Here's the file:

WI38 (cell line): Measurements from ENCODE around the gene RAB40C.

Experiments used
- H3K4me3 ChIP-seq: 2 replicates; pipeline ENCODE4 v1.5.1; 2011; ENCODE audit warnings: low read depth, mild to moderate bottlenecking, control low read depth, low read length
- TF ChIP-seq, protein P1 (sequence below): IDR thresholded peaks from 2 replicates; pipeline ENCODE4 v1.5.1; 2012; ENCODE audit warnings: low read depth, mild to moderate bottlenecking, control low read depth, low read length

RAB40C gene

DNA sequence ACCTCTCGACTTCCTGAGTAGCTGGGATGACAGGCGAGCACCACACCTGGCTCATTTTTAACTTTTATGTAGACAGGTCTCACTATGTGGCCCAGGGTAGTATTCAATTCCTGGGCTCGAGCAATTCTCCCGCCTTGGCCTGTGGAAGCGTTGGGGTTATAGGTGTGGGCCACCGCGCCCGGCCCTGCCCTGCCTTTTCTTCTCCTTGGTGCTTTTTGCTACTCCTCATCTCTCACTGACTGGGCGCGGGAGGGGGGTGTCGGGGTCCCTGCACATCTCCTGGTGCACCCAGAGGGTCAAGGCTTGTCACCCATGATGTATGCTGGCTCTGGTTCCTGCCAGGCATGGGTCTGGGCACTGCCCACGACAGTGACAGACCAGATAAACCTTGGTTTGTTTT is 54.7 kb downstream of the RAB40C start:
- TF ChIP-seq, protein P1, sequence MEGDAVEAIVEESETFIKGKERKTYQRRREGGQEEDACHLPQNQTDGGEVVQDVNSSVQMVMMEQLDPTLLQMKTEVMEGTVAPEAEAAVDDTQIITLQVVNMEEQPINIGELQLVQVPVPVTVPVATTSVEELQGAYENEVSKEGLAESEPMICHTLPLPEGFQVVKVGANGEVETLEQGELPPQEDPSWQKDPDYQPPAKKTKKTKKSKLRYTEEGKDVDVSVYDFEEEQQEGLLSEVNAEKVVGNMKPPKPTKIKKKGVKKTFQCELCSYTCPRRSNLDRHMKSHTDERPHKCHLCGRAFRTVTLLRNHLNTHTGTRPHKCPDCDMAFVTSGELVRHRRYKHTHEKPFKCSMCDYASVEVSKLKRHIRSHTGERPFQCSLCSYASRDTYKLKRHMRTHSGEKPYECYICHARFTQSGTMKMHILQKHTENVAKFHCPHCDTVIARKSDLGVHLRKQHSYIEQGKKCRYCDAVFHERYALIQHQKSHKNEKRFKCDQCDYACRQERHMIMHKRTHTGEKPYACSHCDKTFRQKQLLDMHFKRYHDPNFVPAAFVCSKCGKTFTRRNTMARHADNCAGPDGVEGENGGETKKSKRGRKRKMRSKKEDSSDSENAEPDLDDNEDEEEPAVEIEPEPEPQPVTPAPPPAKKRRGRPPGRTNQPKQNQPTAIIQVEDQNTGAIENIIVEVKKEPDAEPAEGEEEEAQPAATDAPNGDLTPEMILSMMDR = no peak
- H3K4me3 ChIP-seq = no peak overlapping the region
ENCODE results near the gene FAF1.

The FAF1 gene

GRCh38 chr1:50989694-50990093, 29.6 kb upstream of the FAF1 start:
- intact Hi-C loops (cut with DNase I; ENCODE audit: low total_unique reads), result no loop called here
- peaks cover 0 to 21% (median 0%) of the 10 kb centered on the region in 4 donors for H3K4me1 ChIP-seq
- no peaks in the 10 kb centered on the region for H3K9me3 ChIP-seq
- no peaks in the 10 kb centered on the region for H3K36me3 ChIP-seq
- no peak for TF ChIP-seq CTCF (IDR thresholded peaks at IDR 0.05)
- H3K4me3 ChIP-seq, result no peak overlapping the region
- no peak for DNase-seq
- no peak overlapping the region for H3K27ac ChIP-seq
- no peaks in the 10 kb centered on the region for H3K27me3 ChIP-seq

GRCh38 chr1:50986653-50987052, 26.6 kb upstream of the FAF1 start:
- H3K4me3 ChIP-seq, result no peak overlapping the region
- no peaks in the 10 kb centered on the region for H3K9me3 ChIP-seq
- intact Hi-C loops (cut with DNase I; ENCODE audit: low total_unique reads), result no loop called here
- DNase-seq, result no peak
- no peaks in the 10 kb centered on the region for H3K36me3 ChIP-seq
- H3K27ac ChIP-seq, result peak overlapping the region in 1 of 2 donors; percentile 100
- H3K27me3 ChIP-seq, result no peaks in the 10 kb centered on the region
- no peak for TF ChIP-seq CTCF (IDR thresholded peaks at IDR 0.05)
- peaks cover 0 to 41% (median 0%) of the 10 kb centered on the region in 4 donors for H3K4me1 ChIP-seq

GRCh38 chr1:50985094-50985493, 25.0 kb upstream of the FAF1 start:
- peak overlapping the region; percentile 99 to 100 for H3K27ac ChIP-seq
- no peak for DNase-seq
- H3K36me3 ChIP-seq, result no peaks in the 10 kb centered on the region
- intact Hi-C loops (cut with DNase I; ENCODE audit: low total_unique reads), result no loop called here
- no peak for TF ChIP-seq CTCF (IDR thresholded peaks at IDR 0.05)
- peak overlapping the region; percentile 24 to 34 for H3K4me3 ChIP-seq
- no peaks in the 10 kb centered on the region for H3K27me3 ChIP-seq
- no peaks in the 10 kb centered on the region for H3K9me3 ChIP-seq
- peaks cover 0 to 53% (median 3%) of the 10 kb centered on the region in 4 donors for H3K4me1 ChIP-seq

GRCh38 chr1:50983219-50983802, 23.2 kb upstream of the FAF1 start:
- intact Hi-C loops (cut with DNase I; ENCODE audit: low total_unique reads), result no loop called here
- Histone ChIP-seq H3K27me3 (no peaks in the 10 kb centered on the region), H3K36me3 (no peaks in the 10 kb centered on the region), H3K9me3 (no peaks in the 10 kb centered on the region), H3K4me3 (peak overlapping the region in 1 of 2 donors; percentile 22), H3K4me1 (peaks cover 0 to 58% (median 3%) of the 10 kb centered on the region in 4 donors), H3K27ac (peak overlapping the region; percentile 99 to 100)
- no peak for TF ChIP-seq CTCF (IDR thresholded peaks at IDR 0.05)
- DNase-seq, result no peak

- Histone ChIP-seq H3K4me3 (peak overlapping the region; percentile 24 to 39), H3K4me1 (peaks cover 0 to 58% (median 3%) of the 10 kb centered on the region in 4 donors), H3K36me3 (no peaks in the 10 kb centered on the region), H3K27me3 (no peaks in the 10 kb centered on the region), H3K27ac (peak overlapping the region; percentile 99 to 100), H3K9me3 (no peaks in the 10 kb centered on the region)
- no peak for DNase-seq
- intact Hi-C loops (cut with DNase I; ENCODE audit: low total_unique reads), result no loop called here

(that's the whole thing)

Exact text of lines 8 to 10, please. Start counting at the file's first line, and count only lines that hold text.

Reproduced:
- H3K4me3 ChIP-seq = no peak overlapping the region
ENCODE results near the gene FAF1.

The FAF1 gene